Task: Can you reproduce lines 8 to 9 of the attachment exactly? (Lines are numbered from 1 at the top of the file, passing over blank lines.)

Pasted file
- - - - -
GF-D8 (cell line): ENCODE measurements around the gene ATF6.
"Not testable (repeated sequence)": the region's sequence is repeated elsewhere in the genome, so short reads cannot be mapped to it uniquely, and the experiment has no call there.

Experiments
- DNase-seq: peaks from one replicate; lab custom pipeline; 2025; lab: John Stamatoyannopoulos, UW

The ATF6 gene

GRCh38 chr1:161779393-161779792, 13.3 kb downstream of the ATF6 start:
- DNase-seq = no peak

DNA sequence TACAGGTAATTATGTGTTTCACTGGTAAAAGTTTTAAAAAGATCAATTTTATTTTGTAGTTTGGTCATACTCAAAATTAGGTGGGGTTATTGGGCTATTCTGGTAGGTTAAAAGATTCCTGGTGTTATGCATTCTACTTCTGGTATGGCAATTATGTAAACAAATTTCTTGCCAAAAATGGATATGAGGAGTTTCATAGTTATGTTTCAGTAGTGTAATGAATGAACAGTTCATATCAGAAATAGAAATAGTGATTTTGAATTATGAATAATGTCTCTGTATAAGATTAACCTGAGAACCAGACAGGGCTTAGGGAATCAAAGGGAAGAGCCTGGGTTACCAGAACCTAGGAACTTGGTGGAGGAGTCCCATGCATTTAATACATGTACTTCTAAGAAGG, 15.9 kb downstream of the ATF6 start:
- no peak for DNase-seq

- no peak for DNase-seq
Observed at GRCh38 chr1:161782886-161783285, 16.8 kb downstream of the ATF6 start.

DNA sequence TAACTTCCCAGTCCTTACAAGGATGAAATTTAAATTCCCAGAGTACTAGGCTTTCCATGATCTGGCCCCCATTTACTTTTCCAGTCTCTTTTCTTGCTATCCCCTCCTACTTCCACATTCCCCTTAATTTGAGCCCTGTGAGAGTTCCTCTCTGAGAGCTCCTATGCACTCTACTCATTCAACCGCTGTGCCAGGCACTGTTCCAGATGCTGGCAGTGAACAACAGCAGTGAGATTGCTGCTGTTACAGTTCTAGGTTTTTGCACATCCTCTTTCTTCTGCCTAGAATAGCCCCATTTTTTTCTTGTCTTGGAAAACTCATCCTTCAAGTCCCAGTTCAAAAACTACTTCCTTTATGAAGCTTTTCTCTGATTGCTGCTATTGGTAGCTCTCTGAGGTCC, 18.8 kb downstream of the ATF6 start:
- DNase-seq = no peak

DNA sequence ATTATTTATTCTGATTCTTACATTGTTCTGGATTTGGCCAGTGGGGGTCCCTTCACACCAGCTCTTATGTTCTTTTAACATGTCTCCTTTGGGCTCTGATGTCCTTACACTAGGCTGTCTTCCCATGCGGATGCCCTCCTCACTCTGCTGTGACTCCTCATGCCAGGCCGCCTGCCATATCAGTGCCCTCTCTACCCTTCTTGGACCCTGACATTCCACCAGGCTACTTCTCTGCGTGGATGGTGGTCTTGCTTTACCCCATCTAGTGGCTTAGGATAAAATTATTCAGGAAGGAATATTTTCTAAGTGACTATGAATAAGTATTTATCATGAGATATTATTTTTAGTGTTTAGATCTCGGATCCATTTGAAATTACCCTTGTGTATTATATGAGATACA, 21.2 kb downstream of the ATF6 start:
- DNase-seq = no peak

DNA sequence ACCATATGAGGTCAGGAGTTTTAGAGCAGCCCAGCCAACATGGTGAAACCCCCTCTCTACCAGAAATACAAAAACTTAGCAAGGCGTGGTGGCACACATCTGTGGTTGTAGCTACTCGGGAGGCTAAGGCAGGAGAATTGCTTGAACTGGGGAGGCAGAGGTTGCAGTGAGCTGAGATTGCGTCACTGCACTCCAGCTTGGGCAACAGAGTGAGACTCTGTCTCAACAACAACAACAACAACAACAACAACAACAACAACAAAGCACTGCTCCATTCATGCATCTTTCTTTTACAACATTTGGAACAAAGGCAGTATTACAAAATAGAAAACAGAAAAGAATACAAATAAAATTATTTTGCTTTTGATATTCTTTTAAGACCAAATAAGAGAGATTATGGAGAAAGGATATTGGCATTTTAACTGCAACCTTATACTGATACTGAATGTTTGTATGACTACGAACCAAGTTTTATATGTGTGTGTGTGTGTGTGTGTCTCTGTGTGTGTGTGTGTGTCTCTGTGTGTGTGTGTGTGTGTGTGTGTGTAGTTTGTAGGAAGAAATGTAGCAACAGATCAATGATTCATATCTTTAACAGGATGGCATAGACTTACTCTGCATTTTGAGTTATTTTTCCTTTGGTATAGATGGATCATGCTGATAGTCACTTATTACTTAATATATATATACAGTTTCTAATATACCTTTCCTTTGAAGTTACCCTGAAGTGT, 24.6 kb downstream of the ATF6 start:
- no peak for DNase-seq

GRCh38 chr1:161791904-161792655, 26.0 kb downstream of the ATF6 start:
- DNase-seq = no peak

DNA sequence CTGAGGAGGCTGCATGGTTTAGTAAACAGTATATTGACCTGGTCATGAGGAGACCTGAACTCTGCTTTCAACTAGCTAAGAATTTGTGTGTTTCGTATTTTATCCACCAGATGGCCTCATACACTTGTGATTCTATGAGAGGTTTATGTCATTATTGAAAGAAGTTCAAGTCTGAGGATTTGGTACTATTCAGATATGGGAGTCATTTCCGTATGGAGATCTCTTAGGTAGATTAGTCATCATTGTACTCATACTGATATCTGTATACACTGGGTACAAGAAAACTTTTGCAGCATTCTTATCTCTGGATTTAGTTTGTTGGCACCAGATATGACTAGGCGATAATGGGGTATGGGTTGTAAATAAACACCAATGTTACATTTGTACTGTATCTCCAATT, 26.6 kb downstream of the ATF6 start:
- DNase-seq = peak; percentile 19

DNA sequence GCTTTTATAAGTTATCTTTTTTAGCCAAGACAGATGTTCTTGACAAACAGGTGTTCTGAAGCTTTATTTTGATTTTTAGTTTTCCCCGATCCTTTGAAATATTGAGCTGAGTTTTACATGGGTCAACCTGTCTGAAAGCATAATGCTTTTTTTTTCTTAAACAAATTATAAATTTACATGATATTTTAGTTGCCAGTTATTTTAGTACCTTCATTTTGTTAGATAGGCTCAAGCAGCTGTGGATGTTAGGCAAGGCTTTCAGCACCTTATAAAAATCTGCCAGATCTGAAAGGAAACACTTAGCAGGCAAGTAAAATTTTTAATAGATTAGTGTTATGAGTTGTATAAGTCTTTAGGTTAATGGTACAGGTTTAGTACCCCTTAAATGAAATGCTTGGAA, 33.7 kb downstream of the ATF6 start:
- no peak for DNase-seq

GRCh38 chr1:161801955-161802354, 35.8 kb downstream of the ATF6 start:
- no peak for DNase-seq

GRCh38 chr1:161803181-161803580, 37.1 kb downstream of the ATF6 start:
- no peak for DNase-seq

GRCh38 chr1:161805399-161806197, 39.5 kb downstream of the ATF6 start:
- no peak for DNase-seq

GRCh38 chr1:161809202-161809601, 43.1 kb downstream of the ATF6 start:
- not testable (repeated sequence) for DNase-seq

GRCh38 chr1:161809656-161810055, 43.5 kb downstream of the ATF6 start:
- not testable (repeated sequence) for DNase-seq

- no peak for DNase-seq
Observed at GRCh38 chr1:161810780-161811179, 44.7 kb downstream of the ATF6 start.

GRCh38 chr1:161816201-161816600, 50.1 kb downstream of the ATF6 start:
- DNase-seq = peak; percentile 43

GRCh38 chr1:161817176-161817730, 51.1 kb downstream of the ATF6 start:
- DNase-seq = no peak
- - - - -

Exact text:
DNA sequence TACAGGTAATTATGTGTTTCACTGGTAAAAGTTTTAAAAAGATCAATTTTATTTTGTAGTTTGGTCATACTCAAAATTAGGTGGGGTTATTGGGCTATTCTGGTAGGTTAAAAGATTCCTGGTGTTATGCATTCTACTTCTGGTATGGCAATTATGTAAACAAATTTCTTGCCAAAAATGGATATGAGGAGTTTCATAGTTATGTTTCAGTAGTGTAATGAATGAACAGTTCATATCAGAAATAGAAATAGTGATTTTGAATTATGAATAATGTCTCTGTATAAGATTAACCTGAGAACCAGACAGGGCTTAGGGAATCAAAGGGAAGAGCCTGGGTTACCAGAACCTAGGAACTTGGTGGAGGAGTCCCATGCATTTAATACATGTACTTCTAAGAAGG, 15.9 kb downstream of the ATF6 start:
- no peak for DNase-seq